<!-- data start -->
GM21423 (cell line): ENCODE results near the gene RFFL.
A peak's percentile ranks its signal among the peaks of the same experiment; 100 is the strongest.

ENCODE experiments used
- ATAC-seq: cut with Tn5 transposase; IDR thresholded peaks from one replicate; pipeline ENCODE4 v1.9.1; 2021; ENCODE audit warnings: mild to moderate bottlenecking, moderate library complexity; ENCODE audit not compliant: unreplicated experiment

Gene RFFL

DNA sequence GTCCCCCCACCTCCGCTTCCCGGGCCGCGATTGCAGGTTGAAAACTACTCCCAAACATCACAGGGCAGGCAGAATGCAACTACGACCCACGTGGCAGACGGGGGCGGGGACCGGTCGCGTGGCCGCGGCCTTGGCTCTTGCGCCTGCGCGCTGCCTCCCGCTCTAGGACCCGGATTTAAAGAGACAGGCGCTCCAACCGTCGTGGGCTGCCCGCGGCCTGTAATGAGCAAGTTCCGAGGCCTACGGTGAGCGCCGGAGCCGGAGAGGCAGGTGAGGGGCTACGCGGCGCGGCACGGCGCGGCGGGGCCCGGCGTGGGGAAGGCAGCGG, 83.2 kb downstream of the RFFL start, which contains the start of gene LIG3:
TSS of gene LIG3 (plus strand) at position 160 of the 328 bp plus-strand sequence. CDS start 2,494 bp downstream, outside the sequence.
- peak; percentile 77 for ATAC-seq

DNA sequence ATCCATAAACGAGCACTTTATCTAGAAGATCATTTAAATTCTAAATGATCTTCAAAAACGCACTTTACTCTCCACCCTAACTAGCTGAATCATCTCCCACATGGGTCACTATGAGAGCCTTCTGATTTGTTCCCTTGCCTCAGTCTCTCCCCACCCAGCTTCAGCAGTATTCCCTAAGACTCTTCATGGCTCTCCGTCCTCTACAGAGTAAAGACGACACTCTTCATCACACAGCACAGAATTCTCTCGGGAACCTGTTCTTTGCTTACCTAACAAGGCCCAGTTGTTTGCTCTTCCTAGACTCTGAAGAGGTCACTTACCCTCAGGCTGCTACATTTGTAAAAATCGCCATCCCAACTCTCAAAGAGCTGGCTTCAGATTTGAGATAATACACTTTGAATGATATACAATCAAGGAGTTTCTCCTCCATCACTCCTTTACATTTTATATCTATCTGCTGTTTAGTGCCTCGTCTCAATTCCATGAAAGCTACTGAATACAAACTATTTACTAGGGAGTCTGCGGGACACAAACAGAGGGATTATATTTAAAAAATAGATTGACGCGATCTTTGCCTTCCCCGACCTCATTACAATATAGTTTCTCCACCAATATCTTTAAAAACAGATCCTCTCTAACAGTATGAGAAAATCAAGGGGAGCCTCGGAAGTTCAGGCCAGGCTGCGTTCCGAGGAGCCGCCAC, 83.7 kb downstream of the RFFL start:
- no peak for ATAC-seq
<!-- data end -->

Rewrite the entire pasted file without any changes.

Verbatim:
GM21423 (cell line): ENCODE results near the gene RFFL.
A peak's percentile ranks its signal among the peaks of the same experiment; 100 is the strongest.

ENCODE experiments used
- ATAC-seq: cut with Tn5 transposase; IDR thresholded peaks from one replicate; pipeline ENCODE4 v1.9.1; 2021; ENCODE audit warnings: mild to moderate bottlenecking, moderate library complexity; ENCODE audit not compliant: unreplicated experiment

Gene RFFL

DNA sequence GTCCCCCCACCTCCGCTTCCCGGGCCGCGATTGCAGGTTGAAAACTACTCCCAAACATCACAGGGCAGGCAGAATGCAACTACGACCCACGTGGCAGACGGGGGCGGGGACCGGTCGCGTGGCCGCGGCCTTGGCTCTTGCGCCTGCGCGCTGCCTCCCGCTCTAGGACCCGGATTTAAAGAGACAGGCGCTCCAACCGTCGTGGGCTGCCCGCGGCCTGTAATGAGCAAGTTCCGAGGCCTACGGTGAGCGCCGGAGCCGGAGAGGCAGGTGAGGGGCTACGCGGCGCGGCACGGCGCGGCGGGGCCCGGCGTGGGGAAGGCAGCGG, 83.2 kb downstream of the RFFL start, which contains the start of gene LIG3:
TSS of gene LIG3 (plus strand) at position 160 of the 328 bp plus-strand sequence. CDS start 2,494 bp downstream, outside the sequence.
- peak; percentile 77 for ATAC-seq

DNA sequence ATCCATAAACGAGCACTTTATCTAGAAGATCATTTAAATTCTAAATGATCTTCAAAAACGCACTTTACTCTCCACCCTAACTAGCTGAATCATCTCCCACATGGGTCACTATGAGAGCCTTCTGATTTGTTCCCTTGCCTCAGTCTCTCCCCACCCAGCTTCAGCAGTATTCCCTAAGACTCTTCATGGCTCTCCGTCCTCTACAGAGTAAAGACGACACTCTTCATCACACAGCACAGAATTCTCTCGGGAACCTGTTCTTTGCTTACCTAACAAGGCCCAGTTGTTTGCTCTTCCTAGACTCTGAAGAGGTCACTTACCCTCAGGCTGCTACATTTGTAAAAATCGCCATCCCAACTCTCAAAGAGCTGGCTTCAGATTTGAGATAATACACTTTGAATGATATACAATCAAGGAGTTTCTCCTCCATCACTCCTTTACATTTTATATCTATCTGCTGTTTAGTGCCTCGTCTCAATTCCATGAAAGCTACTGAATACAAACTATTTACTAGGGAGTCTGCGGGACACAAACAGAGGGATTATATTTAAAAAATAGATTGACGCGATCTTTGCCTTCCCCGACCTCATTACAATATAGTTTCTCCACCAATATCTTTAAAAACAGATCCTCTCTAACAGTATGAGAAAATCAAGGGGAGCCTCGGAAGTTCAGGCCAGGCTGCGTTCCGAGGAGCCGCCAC, 83.7 kb downstream of the RFFL start:
- no peak for ATAC-seq